Partial hydrolysate may contain other components such as long chain polyunsaturated fatty acids (LCPUFA). Suitable LCPUFAs include, but are not limited to, α-linoleic acid, γ-linoleic acid, linoleic acid, linolenic acid, eicosapentaenoic acid (EPA), arachidonic acid (ARA) and docosahexaenoic acid (DHA). In one embodiment, the infant formula contains the partial hydrolyzate of the present invention and DHA. In another embodiment, the infant formula contains the partial hydrolyzate of the present invention and ARA. In yet another embodiment, the infant formula contains the partial hydrolyzate of the present invention and both DHA and ARA.
In one embodiment, both DHA and ARA are incorporated into a partial hydrolyzate infant formula of the present invention. In this embodiment, the weight ratio of ARA: DHA is typically from about 1: 3 to about 9: 1. Alternatively, this ratio may be from about 1: 2 to about 4: 1. In yet another alternative, the ratio may be from about 2: 3 to about 2: 1. In a particular embodiment, the ratio is about 2: 1.
The effective amount of DHA in one embodiment of the present invention is typically from about 3 mg per kg body weight per day to about 150 mg per kg body weight per day. In one embodiment of the invention, the amount of DHA is from about 6 mg per kg body weight per day to about 100 mg per kg body weight per day. In another embodiment, the amount is from about 10 mg per kg body weight per day to about 60 mg per kg body weight per day. In yet another embodiment, the amount is from about 15 mg per kg body weight per day to about 30 mg per kg body weight per day.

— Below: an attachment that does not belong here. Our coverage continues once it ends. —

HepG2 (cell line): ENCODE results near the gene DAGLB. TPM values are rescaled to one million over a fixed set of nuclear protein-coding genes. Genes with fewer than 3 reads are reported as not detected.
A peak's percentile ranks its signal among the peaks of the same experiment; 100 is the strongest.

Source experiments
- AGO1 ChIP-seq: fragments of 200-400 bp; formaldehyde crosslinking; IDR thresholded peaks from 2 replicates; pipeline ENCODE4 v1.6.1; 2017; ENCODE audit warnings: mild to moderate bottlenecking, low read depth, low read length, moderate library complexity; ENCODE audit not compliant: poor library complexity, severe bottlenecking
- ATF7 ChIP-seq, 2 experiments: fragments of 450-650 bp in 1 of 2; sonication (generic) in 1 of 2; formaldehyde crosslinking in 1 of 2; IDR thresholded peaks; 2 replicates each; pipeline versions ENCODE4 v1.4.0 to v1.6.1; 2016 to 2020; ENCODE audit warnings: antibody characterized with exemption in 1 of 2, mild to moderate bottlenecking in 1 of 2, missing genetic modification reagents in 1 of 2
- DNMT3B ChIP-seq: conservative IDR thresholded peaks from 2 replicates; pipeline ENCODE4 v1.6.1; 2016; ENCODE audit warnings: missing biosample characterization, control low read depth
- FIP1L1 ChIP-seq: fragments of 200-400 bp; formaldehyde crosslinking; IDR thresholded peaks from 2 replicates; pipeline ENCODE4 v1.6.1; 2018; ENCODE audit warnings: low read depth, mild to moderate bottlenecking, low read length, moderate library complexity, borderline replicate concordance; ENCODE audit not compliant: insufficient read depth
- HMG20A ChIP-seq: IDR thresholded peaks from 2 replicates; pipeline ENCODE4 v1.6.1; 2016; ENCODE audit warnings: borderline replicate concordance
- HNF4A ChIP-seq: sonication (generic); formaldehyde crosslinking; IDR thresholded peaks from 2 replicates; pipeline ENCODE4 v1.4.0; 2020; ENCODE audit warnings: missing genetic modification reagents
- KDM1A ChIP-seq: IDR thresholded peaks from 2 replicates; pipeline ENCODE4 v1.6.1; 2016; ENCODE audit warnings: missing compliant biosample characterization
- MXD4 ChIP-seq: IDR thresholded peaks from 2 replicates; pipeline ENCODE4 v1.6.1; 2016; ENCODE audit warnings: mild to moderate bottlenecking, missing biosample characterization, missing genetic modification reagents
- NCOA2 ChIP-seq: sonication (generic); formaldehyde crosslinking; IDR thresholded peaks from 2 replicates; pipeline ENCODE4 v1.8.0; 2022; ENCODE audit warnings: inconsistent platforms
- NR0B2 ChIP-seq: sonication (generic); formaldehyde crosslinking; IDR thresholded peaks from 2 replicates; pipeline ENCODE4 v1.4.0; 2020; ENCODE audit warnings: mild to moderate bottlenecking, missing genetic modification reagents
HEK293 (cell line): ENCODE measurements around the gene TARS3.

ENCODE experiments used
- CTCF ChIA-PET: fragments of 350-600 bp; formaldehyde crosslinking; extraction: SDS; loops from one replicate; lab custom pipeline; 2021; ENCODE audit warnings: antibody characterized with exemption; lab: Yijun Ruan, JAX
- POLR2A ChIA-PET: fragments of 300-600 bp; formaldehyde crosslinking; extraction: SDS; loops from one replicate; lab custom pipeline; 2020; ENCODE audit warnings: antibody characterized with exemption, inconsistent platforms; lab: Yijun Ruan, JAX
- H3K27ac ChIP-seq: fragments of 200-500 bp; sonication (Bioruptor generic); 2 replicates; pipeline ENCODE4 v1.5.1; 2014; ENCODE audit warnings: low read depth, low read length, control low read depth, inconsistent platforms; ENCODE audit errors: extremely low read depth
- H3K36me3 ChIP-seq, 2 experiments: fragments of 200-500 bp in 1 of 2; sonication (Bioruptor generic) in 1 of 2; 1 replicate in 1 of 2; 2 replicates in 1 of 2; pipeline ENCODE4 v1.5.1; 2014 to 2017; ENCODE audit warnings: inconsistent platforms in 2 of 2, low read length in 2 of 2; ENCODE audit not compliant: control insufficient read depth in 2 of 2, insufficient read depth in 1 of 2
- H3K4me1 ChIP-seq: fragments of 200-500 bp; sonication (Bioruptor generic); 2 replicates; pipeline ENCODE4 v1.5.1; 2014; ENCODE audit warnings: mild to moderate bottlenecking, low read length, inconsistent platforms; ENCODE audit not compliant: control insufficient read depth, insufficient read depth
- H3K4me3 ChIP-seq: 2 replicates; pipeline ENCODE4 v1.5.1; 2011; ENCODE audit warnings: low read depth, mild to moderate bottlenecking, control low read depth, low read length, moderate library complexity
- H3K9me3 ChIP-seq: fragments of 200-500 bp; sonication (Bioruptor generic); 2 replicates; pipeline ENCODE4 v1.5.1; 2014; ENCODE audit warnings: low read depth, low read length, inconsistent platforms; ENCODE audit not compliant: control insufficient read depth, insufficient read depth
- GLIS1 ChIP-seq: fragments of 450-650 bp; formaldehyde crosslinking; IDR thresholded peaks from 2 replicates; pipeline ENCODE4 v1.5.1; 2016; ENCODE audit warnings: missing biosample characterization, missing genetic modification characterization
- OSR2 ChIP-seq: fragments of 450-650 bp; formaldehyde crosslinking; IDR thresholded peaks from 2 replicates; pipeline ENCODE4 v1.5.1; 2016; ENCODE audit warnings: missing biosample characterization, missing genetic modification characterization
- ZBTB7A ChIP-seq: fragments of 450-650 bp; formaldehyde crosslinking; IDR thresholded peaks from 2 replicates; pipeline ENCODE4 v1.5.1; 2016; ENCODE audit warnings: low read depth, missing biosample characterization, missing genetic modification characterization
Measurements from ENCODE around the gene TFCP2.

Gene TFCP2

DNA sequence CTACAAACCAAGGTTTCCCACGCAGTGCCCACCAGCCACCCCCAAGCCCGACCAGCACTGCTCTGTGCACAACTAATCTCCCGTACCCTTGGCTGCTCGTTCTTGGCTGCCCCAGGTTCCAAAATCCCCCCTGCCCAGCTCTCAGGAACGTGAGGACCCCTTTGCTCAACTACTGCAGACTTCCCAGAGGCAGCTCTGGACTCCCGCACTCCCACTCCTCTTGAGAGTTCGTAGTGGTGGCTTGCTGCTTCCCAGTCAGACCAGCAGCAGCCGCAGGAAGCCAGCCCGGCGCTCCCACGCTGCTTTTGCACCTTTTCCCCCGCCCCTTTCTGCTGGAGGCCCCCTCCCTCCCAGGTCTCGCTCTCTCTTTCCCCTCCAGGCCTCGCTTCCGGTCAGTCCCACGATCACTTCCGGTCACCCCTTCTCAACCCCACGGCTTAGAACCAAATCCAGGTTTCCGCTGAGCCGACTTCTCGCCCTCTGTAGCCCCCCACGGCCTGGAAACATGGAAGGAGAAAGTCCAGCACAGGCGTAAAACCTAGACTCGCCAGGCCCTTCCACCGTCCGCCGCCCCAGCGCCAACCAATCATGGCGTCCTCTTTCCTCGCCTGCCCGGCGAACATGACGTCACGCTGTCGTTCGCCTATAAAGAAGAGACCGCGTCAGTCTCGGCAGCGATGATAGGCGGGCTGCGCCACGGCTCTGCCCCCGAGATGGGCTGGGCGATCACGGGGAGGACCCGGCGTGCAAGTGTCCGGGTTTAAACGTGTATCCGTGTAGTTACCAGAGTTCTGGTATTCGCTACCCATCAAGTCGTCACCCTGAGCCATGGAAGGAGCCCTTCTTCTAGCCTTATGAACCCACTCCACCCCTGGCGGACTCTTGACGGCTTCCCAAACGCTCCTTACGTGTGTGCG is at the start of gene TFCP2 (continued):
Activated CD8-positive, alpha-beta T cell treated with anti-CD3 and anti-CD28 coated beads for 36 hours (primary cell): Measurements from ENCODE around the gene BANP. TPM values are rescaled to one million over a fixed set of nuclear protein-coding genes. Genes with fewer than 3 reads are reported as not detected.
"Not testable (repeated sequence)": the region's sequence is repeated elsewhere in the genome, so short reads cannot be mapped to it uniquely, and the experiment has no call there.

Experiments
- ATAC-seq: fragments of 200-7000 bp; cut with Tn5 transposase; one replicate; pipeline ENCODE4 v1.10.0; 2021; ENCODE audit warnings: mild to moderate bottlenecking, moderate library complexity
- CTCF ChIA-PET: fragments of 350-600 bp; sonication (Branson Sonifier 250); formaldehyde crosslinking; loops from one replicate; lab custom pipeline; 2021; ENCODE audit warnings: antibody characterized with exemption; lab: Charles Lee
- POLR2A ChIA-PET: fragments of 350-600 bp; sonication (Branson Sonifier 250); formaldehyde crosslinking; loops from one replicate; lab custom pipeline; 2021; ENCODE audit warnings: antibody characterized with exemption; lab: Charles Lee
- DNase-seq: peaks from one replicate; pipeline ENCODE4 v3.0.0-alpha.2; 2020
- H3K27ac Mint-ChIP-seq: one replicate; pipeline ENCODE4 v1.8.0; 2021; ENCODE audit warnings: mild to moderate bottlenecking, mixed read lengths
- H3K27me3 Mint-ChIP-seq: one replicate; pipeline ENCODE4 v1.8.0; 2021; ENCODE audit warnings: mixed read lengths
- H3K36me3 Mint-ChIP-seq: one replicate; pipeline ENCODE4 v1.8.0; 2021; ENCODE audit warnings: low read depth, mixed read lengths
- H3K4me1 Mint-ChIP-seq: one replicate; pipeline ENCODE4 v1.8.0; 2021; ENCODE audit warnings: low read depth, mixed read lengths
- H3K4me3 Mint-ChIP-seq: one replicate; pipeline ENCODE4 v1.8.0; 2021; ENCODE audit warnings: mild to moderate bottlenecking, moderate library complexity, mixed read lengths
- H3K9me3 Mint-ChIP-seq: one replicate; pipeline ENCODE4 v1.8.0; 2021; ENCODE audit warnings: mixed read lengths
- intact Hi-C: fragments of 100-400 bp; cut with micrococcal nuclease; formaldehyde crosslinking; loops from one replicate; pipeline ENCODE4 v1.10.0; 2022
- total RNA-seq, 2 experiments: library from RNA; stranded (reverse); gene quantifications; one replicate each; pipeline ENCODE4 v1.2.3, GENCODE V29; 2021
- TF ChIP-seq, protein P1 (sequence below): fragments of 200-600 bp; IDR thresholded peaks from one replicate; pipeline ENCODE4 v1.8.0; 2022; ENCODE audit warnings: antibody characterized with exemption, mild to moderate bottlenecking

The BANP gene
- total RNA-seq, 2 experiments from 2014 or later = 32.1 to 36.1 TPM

The amount of DHA in infant formulas for use with the present invention typically ranges from about 5 mg / 100 Kcal to about 80 mg / 100 Kcal. In one embodiment of the present invention, the amount of DHA ranges from about 10 mg / 100 Kcal to about 50 mg / 100 Kcal; and in another embodiment, it ranges from about 15 mg / 100 Kcal to about 20 mg / 100 Kcal. In a particular embodiment of the present invention, the amount of DHA is about 17 mg / 100 Kcal.
The effective amount of ARA in one embodiment of the present invention is typically about 5 mg per kg body weight per day to about 150 mg per kg body weight per day. In one embodiment of this invention, the amount of ARA ranges from about 10 mg per kg body weight per day to about 120 mg per kg body weight per day. In another embodiment, the amount of ARA ranges from about 15 mg per kg bodyweight per day to about 90 mg per kg bodyweight per day. In yet another embodiment, the amount ranges from about 20 mg per kg body weight per day to about 60 mg per kg body weight per day.